The potential risk: Loaiza was a journeyman before last season, and he's mostly pitched like a journeyman this year. After allowing only 17 homers and 196 hits in 226.1 innings and accumulating a 2.90 ERA, Loaiza has surrendered 156 hits and 23 homers in 140.2 innings this year. Ken Harrelson, the White Sox broadcaster, noted on Wednesday that Loaiza simply does not have the same kind of stuff he had last year, with his cut fastball and breaking pitches flattening out. It's very possible that Contreras, with his great ability, will thrive with the White Sox and make the Yankees look bad -- on paper.
The potential reward: Loaiza gives the Yankees one more starter with a good track record to throw against the wall, and they must hope that in October, three or four from their stable of ailing or struggling starters will step up.
The conclusion: The Yankees did not get the one player who absolutely would represent an upgrade, in Randy Johnson. Maybe Mike Mussina will get healthy enough to be effective, maybe Loaiza will get some movement on his cutter, maybe Kevin Brown will regain some velocity in the last two months, maybe Javier Vazquez can rebound from a poor July. Lots of maybes.
More updates: Check back frequently for more analysis on Saturday's trades.
Buster Olney on the White Sox:
Why they did it: The White Sox are in a freefall, Loaiza has pitched poorly, and this might be a rip-cord move for Chicago -- get something decent for Loaiza while they still could, and maybe jump-start their pitching staff with a talented arm.
Potential risk: Somewhere within Loaiza, there is a pitcher with a cutter good enough to finish second in the AL Cy Young voting, and maybe he will appear again for the Yankees; maybe not. Contreras can throw 95 mph, his forkball is all but unhittable when he gets ahead in the count, he can be overpowering -- and he has a problem dealing with pressure. If he feels like he has to come to the White Sox to be The Man, and thinks he must thrive in each start, that could be a serious problem. Start counting the number of times he shakes off signs for fastballs and steps off the rubber.
Potential reward: Contreras has great stuff, and on most days, he can be great. It will be interesting to watch his relationship with the Chicago catchers. In New York, the Yankees' Jorge Posada and John Flaherty intermittently tried to nurture him, and then lead him. Maybe somebody with the White Sox can convince him his stuff is actually very good.
The conclusion: A wash. Loaiza probably isn't going to be good again, and Contreras, a great guy, probably will never have the deep-down conviction and confidence in what he is doing on the mound.
- More: Complete story | Yankees page | White Sox page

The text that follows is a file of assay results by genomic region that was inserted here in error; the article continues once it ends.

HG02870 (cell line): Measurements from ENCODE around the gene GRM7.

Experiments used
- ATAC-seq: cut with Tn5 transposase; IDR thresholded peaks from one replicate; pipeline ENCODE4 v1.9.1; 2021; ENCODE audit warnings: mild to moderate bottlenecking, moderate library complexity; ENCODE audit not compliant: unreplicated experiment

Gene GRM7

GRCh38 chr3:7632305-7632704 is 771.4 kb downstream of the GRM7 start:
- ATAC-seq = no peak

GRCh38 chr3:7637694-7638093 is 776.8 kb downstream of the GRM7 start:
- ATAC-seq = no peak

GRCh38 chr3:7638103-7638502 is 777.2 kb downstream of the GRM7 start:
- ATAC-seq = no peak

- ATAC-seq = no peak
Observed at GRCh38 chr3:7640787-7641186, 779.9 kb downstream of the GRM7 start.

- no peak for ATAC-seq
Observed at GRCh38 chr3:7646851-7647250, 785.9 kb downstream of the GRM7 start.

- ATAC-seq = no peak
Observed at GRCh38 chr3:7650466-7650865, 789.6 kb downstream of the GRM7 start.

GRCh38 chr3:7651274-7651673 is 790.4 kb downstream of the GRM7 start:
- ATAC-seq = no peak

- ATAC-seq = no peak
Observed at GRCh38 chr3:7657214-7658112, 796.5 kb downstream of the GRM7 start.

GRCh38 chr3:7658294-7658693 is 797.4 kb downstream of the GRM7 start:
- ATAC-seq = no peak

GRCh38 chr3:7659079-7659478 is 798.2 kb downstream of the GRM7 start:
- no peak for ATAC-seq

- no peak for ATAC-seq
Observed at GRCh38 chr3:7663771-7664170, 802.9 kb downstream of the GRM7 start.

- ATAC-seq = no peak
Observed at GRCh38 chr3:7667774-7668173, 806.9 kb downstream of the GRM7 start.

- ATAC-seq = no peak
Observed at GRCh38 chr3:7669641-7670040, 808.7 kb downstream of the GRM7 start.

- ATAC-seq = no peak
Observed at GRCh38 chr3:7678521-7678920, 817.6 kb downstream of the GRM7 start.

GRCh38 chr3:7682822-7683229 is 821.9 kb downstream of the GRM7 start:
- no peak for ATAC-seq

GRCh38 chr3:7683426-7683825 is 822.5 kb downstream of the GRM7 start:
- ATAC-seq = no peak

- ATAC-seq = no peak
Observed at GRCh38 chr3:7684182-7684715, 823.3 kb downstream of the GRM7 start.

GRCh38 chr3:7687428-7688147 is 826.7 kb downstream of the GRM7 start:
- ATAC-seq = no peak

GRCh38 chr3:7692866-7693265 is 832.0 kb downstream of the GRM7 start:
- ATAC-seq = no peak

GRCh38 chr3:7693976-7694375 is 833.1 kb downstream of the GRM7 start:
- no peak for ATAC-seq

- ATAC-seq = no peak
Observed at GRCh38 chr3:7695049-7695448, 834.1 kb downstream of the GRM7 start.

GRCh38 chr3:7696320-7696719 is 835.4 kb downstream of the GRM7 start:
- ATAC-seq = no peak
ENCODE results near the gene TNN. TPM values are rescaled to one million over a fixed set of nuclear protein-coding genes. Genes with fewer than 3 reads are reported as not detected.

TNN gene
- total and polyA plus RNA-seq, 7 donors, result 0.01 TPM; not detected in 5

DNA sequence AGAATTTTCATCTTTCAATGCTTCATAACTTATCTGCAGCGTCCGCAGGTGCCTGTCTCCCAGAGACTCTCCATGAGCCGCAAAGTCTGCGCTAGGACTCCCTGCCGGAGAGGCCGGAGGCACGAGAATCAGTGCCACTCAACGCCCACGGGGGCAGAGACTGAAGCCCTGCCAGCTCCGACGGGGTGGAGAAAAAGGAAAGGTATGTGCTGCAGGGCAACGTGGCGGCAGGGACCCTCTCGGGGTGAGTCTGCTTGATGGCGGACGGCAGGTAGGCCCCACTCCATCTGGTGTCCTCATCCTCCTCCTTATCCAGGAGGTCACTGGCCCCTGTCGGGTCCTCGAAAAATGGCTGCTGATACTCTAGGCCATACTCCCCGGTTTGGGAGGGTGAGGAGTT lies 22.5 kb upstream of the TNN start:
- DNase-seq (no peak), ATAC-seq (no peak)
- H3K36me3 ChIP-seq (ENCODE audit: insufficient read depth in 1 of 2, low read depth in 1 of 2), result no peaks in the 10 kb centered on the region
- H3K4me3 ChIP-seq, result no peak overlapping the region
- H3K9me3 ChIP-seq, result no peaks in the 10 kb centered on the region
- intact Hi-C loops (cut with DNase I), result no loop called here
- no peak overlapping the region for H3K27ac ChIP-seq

JULY 31 Acquired:
OF Steve Finley
C Brent Mayne
OF Henri Stanley (from Boston)
C Koyie Hill
OF Reggie Abercrombie
LHP Bill Murphy
Buster Olney on the Dodgers:
Why they did it: The Dodgers looked to upgrade their starting pitching, and added a strong and experienced veteran hitter in Steve Finley.
The potential risk: L.A. effectively broke up what was the heart of the team -- the Dodgers' exceptional bullpen. Between closer Eric Gagne and setup men Guillermo Mota and Darren Dreifort, the Dodgers had a chance to go into the postseason with some Nasty Boys-type clones: that trio had amassed 181 strikeouts in 155 innings. Mota was a huge part of this team, and Lo Duca was the heart and soul of the club, a guy who always played hard. The Dodgers made that part of the trade thinking they could get Charles Johnson from Colorado, but Johnson vetoed a deal and now L.A. is left with a platoon of Brent Mayne and Dave Ross. Penny upgrades the rotation, and his postseason experience will help, but he is not a dominant pitcher. Choi hits homers and draws walks, but he had 78 whiffs in 281 at-bats this year, and he was hitting .238 with runners in scoring position; part of the reason the Marlins needed to make this trade was because rallies tended to die with Choi. In some ways, it's as if the Dodgers forgot they had accumulated one of the best records in the game, at 59-42 -- and 35-20 since May 28.
The potential reward: The Dodgers have added power with Choi and Finley coming on board, and they have a good balance of left-handed and right-handed hitters. Penny is young and will be the centerpiece of the staff for the foreseeable future.
Conclusion: Strange. If the Dodgers go into a postseason series, there's no doubt that L.A.'s pitching will be better on the day that Penny pitches. On the other three days, however, it will be worse, without Mota. Yes, Finley is an upgrade, but the loss of Lo Duca is a downgrade. And Choi has had the type of long swing that can get exploited by good pitchers. They have messed with success.
- More: Complete story | Marlins page | Dodgers page